Medicines Used As Blood Thinners

There are 2 types of blood thinners. They are as follows:

-Antiplatelet – These blood thinners include aspirin, Ticlid (ticlopidine), and Plavix (clopidogrel). These medicines target the initial phase of the clot process by preventing platelets from binding to the blood vessel walls or to one another.  Aspirin is a good example of how these medicines act on the body. The mechanism by which Aspirin achieves this is by Aspirin Marielaina Perrone DDScreating permanent changes in the platelets which last throughout the lifetime of the platelet (approximately 7-10 days). This can only be reversed once the body produces new platelets that have not yet been exposed to Aspirin.

-Anticoagulant – These blood thinners include Coumadin (warfarin). Coumadin works by inhibiting the second phase of blood clotting by blocking production or the function of proteins that stabilize the clot (also called anticoagulation). For Coumadin it generally takes several days after the beginning the medication for it to reach its full anticoagulation effect,  and then again several days after the medication is stopped for the anticoagulation effect to cease.  Many foods and other medications can affect coumadin by either increasing or decreasing its effectiveness. Your physician will need to frequently monitor to check your level of anticoagulation activity. Newer anticoagulants have come to market and these include Pradaxa (dabigatran), Xarelto (rivaroxaban) and Eliquis (apixaban). These medications have an advantage over coumadin in that they do not need as long a time as coumadin to reach their full anticoagulation effect, and also to stop that effect when discontinued.  The downside is their anticoagulation activity cannot be monitored as easily as it is for coumadin. Another medication, Lovenox (enoxaparin)is used in prevention of pulmonary embolism (PE) and Deep vein Thrombosis (DVT). These blood thinners are given through self-injection.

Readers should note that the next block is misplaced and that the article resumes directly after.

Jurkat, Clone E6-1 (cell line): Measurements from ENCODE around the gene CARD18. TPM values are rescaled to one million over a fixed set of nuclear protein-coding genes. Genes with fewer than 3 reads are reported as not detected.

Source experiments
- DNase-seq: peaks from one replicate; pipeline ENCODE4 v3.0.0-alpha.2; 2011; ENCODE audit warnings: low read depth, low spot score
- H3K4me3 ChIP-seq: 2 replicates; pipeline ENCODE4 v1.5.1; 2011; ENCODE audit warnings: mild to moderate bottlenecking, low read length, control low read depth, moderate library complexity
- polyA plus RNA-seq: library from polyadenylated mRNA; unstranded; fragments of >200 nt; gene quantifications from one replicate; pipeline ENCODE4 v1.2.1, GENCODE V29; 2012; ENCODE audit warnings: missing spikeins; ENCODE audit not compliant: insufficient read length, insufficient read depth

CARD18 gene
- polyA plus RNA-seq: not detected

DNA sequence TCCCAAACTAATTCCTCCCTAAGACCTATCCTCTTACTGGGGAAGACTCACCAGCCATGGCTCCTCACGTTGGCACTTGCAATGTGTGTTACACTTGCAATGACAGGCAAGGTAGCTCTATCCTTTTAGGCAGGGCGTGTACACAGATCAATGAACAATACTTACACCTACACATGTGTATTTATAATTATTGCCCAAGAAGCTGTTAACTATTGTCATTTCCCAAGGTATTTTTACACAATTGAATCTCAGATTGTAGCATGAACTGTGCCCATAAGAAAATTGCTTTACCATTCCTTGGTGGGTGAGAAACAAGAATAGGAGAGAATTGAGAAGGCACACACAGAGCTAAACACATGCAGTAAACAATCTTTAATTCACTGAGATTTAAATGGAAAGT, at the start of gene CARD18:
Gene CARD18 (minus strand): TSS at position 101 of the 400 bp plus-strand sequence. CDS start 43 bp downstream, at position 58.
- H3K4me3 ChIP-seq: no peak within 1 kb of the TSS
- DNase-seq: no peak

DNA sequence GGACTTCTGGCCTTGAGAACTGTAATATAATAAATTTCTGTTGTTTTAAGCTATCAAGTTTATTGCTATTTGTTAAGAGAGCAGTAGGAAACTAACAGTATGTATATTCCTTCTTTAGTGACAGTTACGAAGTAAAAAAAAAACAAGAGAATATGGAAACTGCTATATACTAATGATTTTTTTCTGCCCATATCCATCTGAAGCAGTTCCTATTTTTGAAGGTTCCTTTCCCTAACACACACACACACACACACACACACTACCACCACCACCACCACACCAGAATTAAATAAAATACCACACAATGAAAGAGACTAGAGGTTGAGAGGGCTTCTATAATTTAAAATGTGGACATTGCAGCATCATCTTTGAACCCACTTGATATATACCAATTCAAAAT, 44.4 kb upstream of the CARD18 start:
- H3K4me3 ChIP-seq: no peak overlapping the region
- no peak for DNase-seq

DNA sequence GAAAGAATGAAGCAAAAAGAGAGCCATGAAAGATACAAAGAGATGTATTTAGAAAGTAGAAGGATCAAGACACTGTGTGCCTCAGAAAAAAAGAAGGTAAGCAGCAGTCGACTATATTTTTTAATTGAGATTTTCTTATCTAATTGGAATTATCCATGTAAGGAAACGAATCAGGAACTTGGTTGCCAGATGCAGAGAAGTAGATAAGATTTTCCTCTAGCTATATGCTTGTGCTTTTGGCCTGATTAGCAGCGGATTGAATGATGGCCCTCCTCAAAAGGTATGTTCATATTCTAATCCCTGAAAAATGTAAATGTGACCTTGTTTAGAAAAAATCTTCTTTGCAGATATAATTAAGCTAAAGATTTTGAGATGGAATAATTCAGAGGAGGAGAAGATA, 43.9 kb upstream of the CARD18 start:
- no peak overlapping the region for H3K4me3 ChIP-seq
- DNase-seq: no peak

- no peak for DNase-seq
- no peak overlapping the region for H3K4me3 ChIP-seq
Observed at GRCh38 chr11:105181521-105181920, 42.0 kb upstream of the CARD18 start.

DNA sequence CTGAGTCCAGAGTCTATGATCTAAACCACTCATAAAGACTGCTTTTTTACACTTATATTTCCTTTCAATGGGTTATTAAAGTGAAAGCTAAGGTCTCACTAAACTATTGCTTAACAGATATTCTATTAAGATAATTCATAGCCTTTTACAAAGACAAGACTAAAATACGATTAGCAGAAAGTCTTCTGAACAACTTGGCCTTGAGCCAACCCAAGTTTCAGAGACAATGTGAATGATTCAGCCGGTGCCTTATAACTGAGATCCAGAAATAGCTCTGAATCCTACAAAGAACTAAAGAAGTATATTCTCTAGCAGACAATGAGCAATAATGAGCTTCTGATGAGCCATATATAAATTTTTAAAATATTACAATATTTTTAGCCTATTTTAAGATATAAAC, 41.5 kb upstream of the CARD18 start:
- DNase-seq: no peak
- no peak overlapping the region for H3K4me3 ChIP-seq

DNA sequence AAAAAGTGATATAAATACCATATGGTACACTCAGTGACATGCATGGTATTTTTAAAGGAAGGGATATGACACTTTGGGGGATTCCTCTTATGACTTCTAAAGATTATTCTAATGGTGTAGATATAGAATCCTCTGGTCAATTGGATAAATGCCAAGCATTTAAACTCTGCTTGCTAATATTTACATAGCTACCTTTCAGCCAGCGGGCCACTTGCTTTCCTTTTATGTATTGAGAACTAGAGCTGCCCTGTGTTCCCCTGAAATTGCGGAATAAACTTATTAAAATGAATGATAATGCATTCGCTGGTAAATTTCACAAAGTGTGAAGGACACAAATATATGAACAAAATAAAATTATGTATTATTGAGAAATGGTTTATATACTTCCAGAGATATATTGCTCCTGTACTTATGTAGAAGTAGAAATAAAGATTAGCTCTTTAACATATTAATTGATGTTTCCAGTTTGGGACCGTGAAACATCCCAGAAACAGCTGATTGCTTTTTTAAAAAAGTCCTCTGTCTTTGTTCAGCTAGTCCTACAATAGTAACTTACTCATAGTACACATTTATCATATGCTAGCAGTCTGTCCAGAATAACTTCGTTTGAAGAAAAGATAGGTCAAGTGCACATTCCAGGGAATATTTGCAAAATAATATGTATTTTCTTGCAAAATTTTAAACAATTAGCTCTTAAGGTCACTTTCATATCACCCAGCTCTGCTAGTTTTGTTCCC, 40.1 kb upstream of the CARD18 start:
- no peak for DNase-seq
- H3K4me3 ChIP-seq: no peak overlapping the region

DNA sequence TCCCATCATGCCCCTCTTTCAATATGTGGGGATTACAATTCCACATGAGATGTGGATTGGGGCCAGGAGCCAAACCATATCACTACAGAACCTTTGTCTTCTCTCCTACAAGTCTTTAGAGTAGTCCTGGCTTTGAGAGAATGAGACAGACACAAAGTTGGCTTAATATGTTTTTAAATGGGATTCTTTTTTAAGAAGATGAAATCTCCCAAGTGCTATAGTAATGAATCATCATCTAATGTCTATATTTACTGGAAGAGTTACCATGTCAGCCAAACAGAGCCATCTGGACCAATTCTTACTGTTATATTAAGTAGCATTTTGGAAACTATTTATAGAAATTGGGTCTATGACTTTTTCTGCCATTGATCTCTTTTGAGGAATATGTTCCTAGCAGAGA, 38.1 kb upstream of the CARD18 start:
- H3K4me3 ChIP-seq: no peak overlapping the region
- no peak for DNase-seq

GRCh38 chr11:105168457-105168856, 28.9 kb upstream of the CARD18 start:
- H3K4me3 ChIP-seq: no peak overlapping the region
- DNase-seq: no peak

Dentist Preparations For Blood Thinners

Generally, bleeding from dental procedures is fairly easy to control and bring to a stop, even in patients who are taking these blood thinner type medications. It is important to note that both the effect of these medicines on blood clotting and the potential for bleeding from dental procedures can vary quite a bit from individual to individual. So each patient must be considered individually based on their clotting factor and the dental procedure being performed. A consultation with the patient and their physician can lead to a change in dose prior to dental procedure or even stopping the medication altogether to complete the dental work.

It is very important for those on blood thinner medications to communicate with your dentist regarding medical history. Your dentist will ask you to provide a complete medical history including:

-All medical conditions (including heart disease, irregular heartbeat, stroke, liver disease, kidney disease, and/or history of blood clots)

-All medications currently being taken. Not just blood thinners but all medications. This is important because they could interact with what your dentist is using as well.